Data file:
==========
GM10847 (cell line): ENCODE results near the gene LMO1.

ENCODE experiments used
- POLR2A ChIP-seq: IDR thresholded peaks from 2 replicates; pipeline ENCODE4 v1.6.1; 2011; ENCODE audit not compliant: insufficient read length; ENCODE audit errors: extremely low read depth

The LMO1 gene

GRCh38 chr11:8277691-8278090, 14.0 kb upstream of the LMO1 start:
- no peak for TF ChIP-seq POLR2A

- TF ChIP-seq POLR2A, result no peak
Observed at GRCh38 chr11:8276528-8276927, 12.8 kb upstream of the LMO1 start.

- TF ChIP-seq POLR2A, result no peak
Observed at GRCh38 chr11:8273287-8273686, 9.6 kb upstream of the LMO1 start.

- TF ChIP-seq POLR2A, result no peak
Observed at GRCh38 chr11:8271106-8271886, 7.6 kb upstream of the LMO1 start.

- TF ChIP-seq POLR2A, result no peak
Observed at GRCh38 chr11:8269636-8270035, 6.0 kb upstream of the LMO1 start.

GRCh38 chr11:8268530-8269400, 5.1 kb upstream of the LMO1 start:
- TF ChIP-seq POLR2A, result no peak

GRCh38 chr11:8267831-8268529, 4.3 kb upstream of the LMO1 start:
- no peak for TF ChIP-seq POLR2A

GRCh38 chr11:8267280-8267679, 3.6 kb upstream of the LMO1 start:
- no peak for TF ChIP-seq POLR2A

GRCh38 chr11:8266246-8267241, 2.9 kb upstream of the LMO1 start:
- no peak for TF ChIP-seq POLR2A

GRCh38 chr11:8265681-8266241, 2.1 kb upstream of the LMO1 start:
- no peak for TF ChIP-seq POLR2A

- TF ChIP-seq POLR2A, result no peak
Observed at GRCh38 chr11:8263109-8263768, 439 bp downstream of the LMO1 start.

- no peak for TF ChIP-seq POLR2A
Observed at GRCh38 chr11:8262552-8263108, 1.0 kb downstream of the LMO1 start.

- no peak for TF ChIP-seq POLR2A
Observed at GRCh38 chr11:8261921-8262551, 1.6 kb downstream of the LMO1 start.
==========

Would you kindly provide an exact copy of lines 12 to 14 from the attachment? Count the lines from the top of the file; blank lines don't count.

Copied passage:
Observed at GRCh38 chr11:8271106-8271886, 7.6 kb upstream of the LMO1 start.

- TF ChIP-seq POLR2A, result no peak
Observed at GRCh38 chr11:8269636-8270035, 6.0 kb upstream of the LMO1 start.